Facebook has revealed a security breach which potentially allowed hackers to take over 50 million accounts.
The issue was discovered on 25 September and the social media giant said it had since taken steps to mitigate the breach and has alerted law enforcement.
Facebook said attackers stole Facebook access tokens through its “view as” feature, which they could then use to take over people’s accounts.
“View as” is a feature that allows users to see what their own profile looks like to someone else.
The access tokens of 50 million accounts have been reset and users of those accounts will have been made to log back into their accounts.
The same was taken with a further 40 million accounts as a precautionary measure and the “view as” feature has been disabled.
Users will not need to take any further action at this stage.
It is not known who is behind the attack.
STEPS TO TAKE
- 90 million accounts have been automatically logged out, but no one needs to change their passwords.
- If you are having difficulty logging back in – for example because of a forgotten password – you should visit Facebook’s help centre.
- If you have not been logged out automatically, but want to log out as a precaution, visit the “Security and Login“ section which lists all the places you are logged in to Facebook.
- Use the one-click option to log out of Facebook on all PCs and devices you may have accessed it on.
In a statement, Facebook said: “Since we’ve only just started our investigation, we have yet to determine whether these accounts were misused or any information accessed.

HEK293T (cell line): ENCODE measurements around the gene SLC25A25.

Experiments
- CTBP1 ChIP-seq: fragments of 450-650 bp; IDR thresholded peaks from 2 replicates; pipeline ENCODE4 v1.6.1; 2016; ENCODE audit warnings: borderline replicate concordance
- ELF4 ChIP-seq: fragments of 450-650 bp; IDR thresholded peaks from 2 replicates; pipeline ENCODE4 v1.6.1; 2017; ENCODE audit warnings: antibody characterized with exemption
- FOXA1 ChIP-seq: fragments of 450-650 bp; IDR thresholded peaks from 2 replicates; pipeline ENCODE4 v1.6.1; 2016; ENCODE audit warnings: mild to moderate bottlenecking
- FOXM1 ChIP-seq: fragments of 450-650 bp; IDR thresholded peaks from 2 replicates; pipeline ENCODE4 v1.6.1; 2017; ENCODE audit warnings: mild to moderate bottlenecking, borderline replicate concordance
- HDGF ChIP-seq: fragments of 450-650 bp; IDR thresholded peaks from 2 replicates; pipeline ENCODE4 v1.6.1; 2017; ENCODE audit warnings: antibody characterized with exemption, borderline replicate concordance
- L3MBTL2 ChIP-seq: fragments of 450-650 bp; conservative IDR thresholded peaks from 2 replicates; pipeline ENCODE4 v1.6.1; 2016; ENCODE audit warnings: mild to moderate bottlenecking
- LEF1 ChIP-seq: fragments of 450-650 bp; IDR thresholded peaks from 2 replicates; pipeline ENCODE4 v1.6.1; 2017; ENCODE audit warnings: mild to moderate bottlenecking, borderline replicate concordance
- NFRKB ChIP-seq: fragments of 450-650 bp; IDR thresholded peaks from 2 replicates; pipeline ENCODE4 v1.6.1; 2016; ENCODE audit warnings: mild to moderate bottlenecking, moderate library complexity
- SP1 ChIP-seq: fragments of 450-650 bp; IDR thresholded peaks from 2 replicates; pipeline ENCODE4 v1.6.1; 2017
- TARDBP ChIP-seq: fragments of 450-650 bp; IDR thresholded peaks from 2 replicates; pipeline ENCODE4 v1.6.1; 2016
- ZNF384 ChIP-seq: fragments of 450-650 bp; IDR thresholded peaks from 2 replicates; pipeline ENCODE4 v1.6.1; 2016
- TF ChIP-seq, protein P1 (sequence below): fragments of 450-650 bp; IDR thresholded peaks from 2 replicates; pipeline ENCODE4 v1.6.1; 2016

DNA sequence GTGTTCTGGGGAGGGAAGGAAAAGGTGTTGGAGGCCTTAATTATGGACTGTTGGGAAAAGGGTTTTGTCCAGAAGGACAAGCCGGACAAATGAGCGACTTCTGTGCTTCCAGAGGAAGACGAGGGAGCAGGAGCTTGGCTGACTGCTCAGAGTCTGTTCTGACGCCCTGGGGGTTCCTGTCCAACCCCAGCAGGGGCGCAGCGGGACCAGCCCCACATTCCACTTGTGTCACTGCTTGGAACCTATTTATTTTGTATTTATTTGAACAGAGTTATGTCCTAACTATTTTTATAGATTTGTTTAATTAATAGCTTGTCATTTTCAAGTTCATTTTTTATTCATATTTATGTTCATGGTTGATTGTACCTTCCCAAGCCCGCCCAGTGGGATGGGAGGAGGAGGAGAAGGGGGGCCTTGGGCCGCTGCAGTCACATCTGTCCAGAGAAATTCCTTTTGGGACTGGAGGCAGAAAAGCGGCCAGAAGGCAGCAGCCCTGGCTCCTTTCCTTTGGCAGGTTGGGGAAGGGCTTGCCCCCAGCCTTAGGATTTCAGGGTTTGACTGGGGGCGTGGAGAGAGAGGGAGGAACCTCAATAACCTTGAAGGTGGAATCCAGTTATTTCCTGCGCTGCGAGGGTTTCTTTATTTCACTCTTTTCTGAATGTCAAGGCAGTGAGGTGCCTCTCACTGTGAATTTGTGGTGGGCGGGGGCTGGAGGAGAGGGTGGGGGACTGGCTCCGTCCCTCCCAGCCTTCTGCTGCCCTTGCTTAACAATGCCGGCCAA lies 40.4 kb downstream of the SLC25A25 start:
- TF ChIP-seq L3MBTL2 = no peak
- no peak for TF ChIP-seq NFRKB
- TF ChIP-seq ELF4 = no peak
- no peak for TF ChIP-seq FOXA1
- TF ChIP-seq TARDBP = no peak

“We also don’t know who’s behind these attacks or where they’re based. We’re working hard to better understand these details — and we will update this post when we have more information, or if the facts change.
“In addition, if we find more affected accounts, we will immediately reset their access tokens.”
Facebook shares fell 3 percent to $163.78 in afternoon trading.
A spokesman for the National Cyber Security Centre said: “We are investigating how this breach has affected people in the UK and advise on appropriate mitigation measures. Users should read the latest advice Facebook has published.
“Based on current information, we understand that Facebook have fixed the flaw by temporarily suspending the ‘view as’ feature.
“There is no evidence that people have to take action such as changing their passwords or deleting their profiles.
“However, users should be particularly vigilant to possible phishing attacks, as if data has been accessed it could be used to make scam messages more credible.”
Facebook made headlines earlier this year after the data of 87 million users was improperly accessed by Cambridge Analytica, a political consultancy firm.
In 2013, Facebook disclosed a software flaw that exposed 6 million users’ phone numbers and email addresses to unauthorised viewers for a year, while a technical glitch in 2008 revealed confidential birth-dates on 80 million Facebook users’ profiles.